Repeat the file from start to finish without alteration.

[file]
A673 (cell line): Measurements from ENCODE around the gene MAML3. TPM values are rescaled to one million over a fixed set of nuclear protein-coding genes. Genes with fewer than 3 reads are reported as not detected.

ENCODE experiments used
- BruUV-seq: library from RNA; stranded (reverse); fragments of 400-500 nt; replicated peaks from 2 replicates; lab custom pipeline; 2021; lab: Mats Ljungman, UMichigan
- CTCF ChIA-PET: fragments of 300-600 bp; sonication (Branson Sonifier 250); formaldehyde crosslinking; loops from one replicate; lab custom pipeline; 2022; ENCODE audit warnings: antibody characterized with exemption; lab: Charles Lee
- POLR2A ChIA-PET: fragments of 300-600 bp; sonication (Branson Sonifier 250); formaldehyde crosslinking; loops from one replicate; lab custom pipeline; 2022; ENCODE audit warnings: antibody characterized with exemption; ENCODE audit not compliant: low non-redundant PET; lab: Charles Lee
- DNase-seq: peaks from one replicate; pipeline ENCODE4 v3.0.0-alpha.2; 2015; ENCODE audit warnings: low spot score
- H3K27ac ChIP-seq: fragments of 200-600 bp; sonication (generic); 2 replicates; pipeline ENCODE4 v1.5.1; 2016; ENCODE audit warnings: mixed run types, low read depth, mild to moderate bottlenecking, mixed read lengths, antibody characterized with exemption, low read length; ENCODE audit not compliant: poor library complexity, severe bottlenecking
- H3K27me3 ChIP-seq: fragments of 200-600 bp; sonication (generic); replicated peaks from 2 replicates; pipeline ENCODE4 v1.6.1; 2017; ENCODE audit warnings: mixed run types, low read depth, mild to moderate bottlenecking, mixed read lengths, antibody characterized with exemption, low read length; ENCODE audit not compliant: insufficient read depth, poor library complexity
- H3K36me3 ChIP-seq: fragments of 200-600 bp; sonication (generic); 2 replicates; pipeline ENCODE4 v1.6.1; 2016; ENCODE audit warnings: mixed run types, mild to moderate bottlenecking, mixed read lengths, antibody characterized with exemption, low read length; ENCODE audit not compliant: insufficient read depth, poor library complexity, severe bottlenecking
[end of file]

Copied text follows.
A673 (cell line): Measurements from ENCODE around the gene MAML3. TPM values are rescaled to one million over a fixed set of nuclear protein-coding genes. Genes with fewer than 3 reads are reported as not detected.

ENCODE experiments used
- BruUV-seq: library from RNA; stranded (reverse); fragments of 400-500 nt; replicated peaks from 2 replicates; lab custom pipeline; 2021; lab: Mats Ljungman, UMichigan
- CTCF ChIA-PET: fragments of 300-600 bp; sonication (Branson Sonifier 250); formaldehyde crosslinking; loops from one replicate; lab custom pipeline; 2022; ENCODE audit warnings: antibody characterized with exemption; lab: Charles Lee
- POLR2A ChIA-PET: fragments of 300-600 bp; sonication (Branson Sonifier 250); formaldehyde crosslinking; loops from one replicate; lab custom pipeline; 2022; ENCODE audit warnings: antibody characterized with exemption; ENCODE audit not compliant: low non-redundant PET; lab: Charles Lee
- DNase-seq: peaks from one replicate; pipeline ENCODE4 v3.0.0-alpha.2; 2015; ENCODE audit warnings: low spot score
- H3K27ac ChIP-seq: fragments of 200-600 bp; sonication (generic); 2 replicates; pipeline ENCODE4 v1.5.1; 2016; ENCODE audit warnings: mixed run types, low read depth, mild to moderate bottlenecking, mixed read lengths, antibody characterized with exemption, low read length; ENCODE audit not compliant: poor library complexity, severe bottlenecking
- H3K27me3 ChIP-seq: fragments of 200-600 bp; sonication (generic); replicated peaks from 2 replicates; pipeline ENCODE4 v1.6.1; 2017; ENCODE audit warnings: mixed run types, low read depth, mild to moderate bottlenecking, mixed read lengths, antibody characterized with exemption, low read length; ENCODE audit not compliant: insufficient read depth, poor library complexity
- H3K36me3 ChIP-seq: fragments of 200-600 bp; sonication (generic); 2 replicates; pipeline ENCODE4 v1.6.1; 2016; ENCODE audit warnings: mixed run types, mild to moderate bottlenecking, mixed read lengths, antibody characterized with exemption, low read length; ENCODE audit not compliant: insufficient read depth, poor library complexity, severe bottlenecking